l Despite earlier reports to the contrary, the timetable for allowing Chinese citizens to travel to Taiwan individually—without being confined to tour groups of at least five people—has yet to be finalized.
l Though Beijing and Taipei have reached a consensus, in principle, on opening Taiwan's travel market to individual Chinese tourists, both sides, however, have not yet finalized when and where a trial run would take place.
l Both sides had earlier agreed that China would begin allowing up to 1000 residents a day from Beijing and Shanghai—in addition to the 4000 per day limit for group travels—to visit Taiwan individually by early April, which would occasion the traditional “tomb sweeping” recess in memory of family ancestors.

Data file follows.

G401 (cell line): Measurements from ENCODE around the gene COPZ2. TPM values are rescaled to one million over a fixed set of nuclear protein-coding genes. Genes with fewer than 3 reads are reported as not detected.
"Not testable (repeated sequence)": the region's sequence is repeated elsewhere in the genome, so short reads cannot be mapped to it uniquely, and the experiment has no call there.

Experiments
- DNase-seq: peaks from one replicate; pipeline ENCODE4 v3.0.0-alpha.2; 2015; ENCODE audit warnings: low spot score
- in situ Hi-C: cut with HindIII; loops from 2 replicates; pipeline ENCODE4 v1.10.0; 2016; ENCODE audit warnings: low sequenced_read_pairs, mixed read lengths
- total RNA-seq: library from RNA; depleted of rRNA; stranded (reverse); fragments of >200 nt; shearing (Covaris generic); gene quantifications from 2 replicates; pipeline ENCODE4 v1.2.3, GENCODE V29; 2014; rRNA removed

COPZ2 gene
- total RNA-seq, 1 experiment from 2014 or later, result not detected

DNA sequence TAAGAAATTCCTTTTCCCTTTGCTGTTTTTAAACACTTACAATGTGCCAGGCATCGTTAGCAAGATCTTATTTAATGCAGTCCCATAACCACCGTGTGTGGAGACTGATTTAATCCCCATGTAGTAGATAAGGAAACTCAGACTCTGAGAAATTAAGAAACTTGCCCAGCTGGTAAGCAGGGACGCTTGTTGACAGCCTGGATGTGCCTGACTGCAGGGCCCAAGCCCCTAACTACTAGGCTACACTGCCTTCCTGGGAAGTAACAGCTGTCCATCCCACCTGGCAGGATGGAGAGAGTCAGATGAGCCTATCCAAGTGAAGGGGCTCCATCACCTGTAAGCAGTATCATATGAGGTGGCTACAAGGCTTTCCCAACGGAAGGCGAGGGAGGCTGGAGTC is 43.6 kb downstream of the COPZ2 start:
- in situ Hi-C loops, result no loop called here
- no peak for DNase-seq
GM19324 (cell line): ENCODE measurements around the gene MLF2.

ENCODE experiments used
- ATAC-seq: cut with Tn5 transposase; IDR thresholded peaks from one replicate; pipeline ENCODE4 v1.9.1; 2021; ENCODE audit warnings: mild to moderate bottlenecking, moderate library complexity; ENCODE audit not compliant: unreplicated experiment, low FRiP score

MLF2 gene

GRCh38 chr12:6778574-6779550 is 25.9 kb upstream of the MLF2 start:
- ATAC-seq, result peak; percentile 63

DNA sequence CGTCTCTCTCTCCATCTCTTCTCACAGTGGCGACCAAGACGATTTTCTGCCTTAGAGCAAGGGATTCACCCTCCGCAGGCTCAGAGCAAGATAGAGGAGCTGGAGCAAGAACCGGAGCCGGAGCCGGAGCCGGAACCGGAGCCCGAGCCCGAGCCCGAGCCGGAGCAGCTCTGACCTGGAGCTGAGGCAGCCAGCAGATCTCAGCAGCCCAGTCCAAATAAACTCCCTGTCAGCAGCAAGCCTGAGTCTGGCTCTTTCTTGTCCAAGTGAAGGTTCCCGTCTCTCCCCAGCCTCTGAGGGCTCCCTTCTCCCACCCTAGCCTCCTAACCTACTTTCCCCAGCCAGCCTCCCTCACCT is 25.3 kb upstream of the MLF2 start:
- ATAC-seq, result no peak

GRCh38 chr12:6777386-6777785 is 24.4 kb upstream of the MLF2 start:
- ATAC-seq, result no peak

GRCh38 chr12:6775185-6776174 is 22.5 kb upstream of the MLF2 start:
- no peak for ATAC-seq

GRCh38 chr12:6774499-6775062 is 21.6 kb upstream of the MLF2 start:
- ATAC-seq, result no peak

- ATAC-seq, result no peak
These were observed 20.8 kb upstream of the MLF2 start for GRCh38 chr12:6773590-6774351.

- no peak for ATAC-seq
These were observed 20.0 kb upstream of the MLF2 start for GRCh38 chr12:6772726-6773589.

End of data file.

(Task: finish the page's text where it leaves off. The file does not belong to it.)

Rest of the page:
l Among all the breakthroughs that China and Taiwan have made since May 2008, direct air and sea links and Chinese tourists to Taiwan have offered most conveniences and generated most benefits to the ordinary people—businessmen, merchants, retailers, cab drivers, and students—of Taiwan.
l In fact, according to the latest estimates by Taiwan’s Tourism Bureau, more than 1.2 million Chinese tourists have visited Taiwan during 2010, up almost 150 percent from a year earlier. From hotels to department stores, the boost in revenue for tourism-related industries has been indeed substantial, which is estimated to exceed NT$60 billion in 2010.
l The major problem in allowing individual Chinese tourists to Taiwan appears to be the necessity for a "financial security deposit" for each individual tourist, as demanded by Taipei. Beijing, however, finds this requirement "unreasonable and insulting."
l After further negotiations, Taipei has apparently relented on the demand. It now appears that individual Chinese tourists to Taiwan will become a reality by Q II, possibly as early as April.
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